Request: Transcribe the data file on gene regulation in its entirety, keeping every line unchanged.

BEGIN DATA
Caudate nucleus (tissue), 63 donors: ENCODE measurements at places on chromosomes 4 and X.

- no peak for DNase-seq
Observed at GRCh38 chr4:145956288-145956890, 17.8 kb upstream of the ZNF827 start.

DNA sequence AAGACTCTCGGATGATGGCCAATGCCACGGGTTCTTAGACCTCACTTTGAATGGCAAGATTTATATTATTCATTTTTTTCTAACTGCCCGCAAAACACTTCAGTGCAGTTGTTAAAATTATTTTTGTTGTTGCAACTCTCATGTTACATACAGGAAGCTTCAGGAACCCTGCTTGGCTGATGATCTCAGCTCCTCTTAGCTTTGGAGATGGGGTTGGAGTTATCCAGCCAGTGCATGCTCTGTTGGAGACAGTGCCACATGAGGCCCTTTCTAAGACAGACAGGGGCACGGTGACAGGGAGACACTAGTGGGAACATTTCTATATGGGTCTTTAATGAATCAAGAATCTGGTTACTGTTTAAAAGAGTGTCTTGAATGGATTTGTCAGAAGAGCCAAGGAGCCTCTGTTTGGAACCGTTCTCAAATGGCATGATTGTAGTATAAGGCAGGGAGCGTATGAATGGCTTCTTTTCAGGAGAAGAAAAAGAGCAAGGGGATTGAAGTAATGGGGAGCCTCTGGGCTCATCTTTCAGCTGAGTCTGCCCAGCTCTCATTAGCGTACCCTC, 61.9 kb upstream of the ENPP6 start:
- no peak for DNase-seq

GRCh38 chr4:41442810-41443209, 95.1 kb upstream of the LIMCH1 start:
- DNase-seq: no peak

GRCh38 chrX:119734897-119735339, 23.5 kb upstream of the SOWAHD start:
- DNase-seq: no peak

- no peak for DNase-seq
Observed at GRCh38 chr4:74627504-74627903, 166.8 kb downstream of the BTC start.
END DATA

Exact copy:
Caudate nucleus (tissue), 63 donors: ENCODE measurements at places on chromosomes 4 and X.

- no peak for DNase-seq
Observed at GRCh38 chr4:145956288-145956890, 17.8 kb upstream of the ZNF827 start.

DNA sequence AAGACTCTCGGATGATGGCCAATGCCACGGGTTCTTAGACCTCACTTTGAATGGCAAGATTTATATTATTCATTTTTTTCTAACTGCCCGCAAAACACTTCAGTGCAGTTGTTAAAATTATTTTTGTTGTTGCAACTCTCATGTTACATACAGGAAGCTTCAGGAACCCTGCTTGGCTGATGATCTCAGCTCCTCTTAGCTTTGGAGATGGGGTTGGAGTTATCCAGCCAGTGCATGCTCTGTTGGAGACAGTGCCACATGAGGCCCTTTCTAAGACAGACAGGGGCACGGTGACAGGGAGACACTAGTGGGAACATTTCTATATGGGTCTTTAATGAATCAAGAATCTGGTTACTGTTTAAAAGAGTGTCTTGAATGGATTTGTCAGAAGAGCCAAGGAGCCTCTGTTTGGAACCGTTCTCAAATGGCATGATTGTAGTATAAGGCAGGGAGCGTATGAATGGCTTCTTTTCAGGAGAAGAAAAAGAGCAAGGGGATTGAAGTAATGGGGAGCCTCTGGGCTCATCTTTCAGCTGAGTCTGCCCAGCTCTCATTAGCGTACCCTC, 61.9 kb upstream of the ENPP6 start:
- no peak for DNase-seq

GRCh38 chr4:41442810-41443209, 95.1 kb upstream of the LIMCH1 start:
- DNase-seq: no peak

GRCh38 chrX:119734897-119735339, 23.5 kb upstream of the SOWAHD start:
- DNase-seq: no peak

- no peak for DNase-seq
Observed at GRCh38 chr4:74627504-74627903, 166.8 kb downstream of the BTC start.